In New Online Course, Alice Kessler-Harris Focuses on Role of Women in American History
Now, a year after retiring from teaching full time, Kessler-Harris, the R. Gordon Hoxie Professor Emerita of American History in Honor of Dwight D. Eisenhower, is again advancing the field. This time it is with a MOOC, or a Massive Open Online Course, titled “Women Have Always Worked.” The free course, offered in two parts, aims to show the central role that women have played in American society since before the Revolution.
“Women’s history is a relatively new field, but one that has influenced how historians think about the past by introducing new questions, new evidence and new perspectives into the historical canon,” she said. “It has grown with the collaboration and cooperation of all kinds of women within the historical profession, and sometimes outside of it.”
Course: Women Have Always Worked
A number of universities offer MOOCs, enrolling participants on platforms like edX or Coursera. The courses typically include video lectures by instructors, homework assignments and online discussions with instructors and teaching assistants who answer students’ questions in real time. Most offer a certificate upon completion.
Because Kessler-Harris had just retired and was no longer teaching when filming began, she addresses the camera directly, interviews other professors in the field and talks with current and former graduate students. The production team visited archives and sites in New York City such as the Merchant House, which illustrates the lives of servants and the occupants of a 19th-century middle class household, and the Tenement Museum, which illuminates the lives of generations of immigrant women. “Those places all bring history to life,” Kessler-Harris said.
“Women Have Always Worked” contains more than a dozen interviews with a veritable Who’s Who of scholars who founded and practice in the field of women’s history. Kessler-Harris recalled that “every one of them said, ‘Oh my God, the first MOOC on women’s history, we want it to be good!’” All contributed their time and expertise, making the MOOC a collective project that reflects the development of women’s history over the past half century.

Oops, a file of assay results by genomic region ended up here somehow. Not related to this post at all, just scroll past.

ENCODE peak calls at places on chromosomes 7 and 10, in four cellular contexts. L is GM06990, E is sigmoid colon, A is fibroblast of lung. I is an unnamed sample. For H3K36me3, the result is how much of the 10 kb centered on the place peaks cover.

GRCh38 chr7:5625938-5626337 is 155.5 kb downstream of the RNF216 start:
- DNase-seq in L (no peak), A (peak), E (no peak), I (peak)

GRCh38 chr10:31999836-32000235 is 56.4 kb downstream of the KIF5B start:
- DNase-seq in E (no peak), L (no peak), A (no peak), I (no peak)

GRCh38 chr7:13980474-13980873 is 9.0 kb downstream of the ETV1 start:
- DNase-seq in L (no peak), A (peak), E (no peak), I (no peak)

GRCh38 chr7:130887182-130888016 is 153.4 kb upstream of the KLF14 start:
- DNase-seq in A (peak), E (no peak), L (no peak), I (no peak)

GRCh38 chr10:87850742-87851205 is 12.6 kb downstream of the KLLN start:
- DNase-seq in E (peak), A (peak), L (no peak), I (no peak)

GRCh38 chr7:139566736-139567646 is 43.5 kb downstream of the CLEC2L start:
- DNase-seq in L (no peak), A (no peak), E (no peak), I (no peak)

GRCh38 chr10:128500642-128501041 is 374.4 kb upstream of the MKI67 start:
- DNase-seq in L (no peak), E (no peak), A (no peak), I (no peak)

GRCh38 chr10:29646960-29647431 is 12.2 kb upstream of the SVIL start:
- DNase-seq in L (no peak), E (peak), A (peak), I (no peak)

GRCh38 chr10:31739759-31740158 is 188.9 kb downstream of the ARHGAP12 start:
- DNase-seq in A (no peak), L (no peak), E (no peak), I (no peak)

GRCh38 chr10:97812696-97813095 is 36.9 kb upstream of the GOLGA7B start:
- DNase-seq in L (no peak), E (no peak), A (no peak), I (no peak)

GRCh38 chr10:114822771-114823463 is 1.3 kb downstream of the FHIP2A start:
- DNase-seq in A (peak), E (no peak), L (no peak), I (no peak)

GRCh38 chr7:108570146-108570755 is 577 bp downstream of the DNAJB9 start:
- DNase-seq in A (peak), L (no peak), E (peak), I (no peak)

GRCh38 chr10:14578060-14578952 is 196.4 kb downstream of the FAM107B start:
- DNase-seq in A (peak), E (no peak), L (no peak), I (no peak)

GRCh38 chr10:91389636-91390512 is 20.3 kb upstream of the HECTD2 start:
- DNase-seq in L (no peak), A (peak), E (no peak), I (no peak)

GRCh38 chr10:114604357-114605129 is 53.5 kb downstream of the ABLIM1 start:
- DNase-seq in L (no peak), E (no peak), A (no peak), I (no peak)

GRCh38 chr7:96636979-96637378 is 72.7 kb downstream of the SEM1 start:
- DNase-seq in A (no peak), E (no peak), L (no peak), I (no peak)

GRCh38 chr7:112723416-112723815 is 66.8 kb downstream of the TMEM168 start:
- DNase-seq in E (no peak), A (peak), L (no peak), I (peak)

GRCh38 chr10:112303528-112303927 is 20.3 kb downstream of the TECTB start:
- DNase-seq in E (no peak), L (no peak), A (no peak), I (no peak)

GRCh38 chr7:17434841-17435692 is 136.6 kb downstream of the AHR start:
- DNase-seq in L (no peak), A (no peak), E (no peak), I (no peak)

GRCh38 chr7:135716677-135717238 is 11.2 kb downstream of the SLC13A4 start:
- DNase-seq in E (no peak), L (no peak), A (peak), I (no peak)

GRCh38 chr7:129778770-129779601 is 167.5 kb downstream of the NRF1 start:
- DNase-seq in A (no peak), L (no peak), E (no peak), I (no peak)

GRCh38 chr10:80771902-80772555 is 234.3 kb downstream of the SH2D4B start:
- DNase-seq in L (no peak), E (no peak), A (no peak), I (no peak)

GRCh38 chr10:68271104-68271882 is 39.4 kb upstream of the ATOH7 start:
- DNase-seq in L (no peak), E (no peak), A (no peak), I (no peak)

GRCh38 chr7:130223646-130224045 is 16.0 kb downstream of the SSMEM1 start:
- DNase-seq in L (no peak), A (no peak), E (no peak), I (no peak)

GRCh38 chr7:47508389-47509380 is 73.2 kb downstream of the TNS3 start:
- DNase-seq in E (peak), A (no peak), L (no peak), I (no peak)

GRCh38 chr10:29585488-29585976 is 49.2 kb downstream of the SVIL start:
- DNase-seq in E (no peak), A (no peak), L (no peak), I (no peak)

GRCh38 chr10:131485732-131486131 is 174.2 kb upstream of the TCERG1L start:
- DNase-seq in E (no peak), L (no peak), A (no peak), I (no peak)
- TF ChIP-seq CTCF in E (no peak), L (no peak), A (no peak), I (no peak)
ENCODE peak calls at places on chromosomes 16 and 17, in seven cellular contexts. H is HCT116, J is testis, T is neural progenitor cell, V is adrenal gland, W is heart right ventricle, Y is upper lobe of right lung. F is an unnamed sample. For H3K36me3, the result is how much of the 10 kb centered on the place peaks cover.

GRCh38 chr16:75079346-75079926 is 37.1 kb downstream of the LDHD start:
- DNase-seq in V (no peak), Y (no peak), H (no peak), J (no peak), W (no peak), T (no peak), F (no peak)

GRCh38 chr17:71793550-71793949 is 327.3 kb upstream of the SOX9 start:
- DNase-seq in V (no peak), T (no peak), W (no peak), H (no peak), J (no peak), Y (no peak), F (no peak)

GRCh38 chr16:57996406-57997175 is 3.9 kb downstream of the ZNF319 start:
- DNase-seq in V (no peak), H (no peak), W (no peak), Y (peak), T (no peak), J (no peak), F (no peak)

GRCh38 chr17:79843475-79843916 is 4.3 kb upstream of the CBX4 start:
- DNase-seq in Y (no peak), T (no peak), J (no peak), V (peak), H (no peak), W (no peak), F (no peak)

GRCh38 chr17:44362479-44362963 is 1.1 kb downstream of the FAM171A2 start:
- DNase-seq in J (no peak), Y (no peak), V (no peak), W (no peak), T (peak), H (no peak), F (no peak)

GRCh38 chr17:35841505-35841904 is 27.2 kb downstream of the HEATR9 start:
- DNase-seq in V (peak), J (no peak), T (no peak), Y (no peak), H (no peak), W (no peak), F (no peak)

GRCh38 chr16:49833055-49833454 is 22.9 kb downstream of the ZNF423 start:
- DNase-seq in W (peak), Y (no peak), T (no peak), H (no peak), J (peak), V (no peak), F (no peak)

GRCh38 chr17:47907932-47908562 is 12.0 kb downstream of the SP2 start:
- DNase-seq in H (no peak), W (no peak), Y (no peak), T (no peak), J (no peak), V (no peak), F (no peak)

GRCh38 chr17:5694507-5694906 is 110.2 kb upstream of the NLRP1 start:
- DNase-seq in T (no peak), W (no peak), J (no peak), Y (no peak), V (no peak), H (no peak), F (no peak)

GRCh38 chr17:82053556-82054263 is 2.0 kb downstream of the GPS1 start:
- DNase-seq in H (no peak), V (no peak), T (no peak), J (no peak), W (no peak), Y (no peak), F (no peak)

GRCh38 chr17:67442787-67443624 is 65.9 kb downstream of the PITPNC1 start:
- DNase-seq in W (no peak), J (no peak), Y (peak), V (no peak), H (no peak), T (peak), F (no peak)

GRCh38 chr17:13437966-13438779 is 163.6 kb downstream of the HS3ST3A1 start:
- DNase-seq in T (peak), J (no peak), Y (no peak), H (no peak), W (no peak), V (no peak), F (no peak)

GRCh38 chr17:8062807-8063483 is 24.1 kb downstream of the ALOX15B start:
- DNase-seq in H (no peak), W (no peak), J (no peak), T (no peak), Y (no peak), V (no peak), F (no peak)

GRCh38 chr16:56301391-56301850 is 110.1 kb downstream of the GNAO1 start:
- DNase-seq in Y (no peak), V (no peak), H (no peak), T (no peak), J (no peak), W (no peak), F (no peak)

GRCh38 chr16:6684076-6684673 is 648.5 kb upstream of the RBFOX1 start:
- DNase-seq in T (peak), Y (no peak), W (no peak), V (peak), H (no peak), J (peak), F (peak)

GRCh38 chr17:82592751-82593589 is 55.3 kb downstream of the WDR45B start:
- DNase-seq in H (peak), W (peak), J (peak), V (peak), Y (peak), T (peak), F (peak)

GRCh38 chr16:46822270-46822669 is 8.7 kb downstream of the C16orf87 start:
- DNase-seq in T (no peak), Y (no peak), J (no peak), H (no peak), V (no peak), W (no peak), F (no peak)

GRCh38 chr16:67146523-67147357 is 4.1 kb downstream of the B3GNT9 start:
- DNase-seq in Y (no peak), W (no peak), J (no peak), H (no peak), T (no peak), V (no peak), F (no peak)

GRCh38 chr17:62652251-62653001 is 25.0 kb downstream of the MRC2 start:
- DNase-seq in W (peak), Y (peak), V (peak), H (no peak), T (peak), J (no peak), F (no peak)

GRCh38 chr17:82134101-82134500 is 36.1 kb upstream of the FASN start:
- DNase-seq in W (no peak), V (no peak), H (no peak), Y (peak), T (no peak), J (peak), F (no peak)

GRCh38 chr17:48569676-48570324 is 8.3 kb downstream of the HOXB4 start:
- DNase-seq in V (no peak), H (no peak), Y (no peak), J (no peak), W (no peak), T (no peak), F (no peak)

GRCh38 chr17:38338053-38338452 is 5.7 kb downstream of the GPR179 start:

The New-York Historical Society, which partnered in the production, had just opened its Center for Women’s History, the first of its kind within the walls of a major museum. It granted access to many artifacts and documents examined in the course and supported the recording of a number of interviews, which were filmed by Intelligent Television.
Kessler-Harris’ MOOC was produced by Columbia’s Center for Teaching and Learning, which partners with faculty, graduate students and colleagues across the University to support excellence and innovation in teaching and learning.
“MOOCs allow us to share our knowledge with the world, showcase faculty, departments and programs, and experiment with new pedagogies and technologies to benefit teaching and learning on campus,” said Soulaymane Kachani, vice provost for teaching and learning and a professor at Columbia Engineering.
Among Columbia’s most successful MOOCs was one with Eric Foner, the DeWitt Clinton Professor of History, who adapted the lectures for his popular course “Civil War and Reconstruction.” Filmed in the classroom speaking to his students, Foner’s lectures are segmented by topic, and class activities include quizzes, polls and discussion topics. His three-part MOOC debuted in 2014 and has attracted close to 50,000 enrollments from more than 140 countries.
Kessler-Harris’s MOOC, which is offered on the edX platform, is in two parts, each with 10 sessions. The first part focuses on 1700-1920 and the second on the century that follows, up to 2016. Participants can view the sessions chronologically or by themes, such as “Rebellious Women Who Challenged Gender Norms.”
Kessler-Harris sets the scene at the beginning of each session with a short narration, interspersed with images of key figures and events, interviews with distinguished scholars and discussions of artifacts. There is a syllabus for further reading, a discussion page where participants can share questions or observations and links to archival sources that participants may wish to explore.
“All of us who teach about women and gender know that as we expand the definition of history, we increase the sum total of knowledge about our shared past,” said Kessler-Harris.